Amaenaideyo, Season 1 Review

Stop me if you’ve heard this one before:

Loser guy with secret power lives under the same roof with (multiple) total hotties, who consider him a pervert and often abuse — what? You say I should have stopped at "Loser"? Really, I wish I had. Either I’m getting really jaded or I’m getting a lot pickier about my animé. Three minutes into the first episode, and I’m telling myself, "Oh yeah, now I remember why I never downloaded this series before. It sounded stupid and unoriginal. Well, it successfully lived down to those expectations.

Left to right:

Ikkou Satonaka, age 16, first year Buddhist monk trainee. Secret power: turns into super-monk capable of mass exorcisms…when exposed to a mostly or entirely naked female.
Joutono Kawahara, age ?, Ikkou’s grandmother, high (and apparently only) priestess of the temple, also vice-principle of the high school attended by the older trainees.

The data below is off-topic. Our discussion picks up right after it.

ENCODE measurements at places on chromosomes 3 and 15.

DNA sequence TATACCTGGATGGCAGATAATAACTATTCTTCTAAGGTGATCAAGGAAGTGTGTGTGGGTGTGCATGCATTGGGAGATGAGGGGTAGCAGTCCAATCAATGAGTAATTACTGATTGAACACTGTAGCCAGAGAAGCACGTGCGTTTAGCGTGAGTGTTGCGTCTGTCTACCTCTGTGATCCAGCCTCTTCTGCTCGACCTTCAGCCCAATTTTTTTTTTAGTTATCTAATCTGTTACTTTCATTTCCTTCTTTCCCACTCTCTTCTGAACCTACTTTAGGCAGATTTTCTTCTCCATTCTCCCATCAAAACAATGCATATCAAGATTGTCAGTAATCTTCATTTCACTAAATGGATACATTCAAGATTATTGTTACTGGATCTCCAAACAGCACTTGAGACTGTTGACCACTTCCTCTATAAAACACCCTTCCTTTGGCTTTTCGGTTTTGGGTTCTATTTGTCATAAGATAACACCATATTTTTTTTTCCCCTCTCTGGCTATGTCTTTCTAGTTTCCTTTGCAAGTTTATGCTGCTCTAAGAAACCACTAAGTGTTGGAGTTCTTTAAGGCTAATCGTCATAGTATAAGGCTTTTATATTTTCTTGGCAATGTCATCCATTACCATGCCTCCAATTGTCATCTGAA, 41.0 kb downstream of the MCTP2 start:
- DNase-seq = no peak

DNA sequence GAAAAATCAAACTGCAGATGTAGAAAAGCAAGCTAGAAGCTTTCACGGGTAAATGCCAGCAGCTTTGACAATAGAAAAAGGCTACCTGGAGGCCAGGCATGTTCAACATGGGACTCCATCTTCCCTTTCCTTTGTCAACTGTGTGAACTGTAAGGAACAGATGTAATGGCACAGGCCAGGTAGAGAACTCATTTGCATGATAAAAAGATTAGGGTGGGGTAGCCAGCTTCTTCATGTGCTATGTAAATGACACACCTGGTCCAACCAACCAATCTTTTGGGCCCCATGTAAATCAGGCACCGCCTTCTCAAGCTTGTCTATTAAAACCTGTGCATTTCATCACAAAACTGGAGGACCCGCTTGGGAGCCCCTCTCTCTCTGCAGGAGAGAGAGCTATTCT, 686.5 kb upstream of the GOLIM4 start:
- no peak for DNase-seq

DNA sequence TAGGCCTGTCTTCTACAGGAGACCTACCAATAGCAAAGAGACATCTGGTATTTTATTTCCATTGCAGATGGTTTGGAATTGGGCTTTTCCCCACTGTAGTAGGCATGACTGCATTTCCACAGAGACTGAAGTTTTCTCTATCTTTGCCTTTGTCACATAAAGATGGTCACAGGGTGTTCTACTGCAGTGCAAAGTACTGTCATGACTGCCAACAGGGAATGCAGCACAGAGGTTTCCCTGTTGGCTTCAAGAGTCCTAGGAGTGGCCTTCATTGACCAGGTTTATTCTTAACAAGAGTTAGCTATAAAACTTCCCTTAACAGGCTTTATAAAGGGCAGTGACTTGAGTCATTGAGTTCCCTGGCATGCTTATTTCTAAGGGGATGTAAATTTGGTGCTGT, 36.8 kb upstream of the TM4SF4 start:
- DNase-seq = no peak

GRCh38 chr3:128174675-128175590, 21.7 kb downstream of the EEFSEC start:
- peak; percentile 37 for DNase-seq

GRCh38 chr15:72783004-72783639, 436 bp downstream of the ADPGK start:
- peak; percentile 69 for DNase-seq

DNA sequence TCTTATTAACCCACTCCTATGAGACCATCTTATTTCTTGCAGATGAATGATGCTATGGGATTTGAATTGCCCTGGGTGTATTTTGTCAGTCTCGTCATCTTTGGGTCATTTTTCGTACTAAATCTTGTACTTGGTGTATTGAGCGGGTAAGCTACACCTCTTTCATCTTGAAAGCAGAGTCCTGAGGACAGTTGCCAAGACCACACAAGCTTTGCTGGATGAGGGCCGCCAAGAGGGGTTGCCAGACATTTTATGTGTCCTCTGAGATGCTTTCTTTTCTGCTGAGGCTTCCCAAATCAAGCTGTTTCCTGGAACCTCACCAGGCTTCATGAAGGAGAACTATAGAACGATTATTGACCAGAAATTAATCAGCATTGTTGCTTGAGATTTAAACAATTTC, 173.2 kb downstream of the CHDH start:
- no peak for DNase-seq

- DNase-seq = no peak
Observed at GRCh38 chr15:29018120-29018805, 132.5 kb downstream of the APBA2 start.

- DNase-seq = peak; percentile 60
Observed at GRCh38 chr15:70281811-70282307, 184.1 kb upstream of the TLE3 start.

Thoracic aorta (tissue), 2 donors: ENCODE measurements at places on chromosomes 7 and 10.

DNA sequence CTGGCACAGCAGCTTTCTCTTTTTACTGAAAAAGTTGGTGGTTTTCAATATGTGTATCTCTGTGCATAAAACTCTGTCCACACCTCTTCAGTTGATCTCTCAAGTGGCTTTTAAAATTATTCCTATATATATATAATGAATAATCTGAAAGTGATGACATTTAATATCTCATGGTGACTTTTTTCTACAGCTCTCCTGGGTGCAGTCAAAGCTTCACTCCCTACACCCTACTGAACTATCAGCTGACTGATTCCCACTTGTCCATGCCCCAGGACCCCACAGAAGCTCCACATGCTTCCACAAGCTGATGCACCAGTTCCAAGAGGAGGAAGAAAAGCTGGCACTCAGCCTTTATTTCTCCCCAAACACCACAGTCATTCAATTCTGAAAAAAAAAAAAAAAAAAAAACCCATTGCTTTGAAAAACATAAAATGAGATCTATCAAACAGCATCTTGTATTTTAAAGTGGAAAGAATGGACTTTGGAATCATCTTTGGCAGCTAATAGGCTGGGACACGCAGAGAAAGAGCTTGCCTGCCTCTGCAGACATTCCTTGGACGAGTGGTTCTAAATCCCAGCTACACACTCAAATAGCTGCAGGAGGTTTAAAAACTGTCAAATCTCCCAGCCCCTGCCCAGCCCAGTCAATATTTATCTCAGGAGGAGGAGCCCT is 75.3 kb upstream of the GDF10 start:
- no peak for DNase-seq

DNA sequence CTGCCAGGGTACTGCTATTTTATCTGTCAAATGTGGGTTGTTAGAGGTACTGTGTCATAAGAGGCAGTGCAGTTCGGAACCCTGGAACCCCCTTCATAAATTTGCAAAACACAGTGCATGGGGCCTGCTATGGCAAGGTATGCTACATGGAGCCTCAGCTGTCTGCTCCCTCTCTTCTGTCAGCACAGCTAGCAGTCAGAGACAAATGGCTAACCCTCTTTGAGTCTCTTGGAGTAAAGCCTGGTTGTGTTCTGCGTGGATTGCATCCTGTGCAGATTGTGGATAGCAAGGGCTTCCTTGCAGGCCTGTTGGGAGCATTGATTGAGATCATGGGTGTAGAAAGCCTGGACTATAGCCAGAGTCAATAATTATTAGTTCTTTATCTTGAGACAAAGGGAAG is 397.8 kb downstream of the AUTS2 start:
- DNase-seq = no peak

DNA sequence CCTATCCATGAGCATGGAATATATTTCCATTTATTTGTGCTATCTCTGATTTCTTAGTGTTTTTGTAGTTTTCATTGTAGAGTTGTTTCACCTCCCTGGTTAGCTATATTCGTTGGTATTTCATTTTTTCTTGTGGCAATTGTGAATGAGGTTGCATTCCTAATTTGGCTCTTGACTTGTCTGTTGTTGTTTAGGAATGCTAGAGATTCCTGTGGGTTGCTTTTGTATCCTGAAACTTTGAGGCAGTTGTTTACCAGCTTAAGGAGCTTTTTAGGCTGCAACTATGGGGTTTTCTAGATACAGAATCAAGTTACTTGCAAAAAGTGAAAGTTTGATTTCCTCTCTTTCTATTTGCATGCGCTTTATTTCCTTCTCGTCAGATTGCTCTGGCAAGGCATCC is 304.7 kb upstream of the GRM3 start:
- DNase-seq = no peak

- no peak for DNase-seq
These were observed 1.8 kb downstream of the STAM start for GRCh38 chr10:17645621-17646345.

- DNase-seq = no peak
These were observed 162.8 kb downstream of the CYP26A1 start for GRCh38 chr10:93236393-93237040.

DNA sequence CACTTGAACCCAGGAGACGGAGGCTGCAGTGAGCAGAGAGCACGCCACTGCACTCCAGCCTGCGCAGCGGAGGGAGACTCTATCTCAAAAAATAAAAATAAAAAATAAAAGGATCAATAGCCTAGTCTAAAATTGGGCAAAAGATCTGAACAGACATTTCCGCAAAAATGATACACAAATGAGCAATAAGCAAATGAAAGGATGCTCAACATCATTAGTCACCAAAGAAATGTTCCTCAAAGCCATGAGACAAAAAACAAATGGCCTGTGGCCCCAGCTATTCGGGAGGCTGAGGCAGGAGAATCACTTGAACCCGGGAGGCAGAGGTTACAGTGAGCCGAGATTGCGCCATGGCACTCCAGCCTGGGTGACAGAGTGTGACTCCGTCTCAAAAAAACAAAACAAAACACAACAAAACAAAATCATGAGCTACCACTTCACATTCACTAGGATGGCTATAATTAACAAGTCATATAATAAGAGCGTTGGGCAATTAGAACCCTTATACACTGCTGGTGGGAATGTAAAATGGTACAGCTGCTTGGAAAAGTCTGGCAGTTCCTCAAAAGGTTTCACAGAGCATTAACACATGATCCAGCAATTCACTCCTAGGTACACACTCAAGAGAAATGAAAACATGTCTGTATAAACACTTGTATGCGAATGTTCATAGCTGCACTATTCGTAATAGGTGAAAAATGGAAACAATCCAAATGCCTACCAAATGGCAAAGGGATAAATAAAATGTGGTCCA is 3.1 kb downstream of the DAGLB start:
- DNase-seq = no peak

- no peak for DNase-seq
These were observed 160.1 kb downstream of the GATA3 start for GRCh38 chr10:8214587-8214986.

Haruka Amanagawa, age 17, second-year trainee. Unofficial leader of the trainees. Rather carefree and a bit "liberated" for someone who calls herself a priestess.
Chitose Nanbu, age 15, first year trainee. (Very) small-town girl, likes horror movies. Of course, being a redhead, she’s the resident (mild) tsundere that won’t admit to herself she really likes Ikkou. Constantly and unwillingly loses her clothing to power-up Ikkou. Probably has the most sincere calling of them all.
Hinata Sugai, age 14, pre-trainee. Younger sister of Sakura. Resident semi-autistic genius, of course. Seen here without her pet flame-breathing demon, about the size of a small bobblehead figure.
Sumi Iuina, age 16, first year trainee. Sweet girl, has power over and empathy with animal spirits.
Sakura Sugai, age 16, second year trainee. Secret life as online "Dr.Sakura" where she dispenses advice (often abusive) to losers who write her with their problems.
Yuuko Atouda, age 15, first year trainee. Physical adept, the big eater, yuri tendencies, more dirty-minded than Haruka, and insanely jealous of the other girls’ larger breasts. Generally responsible for Chitose’s loss of clothing.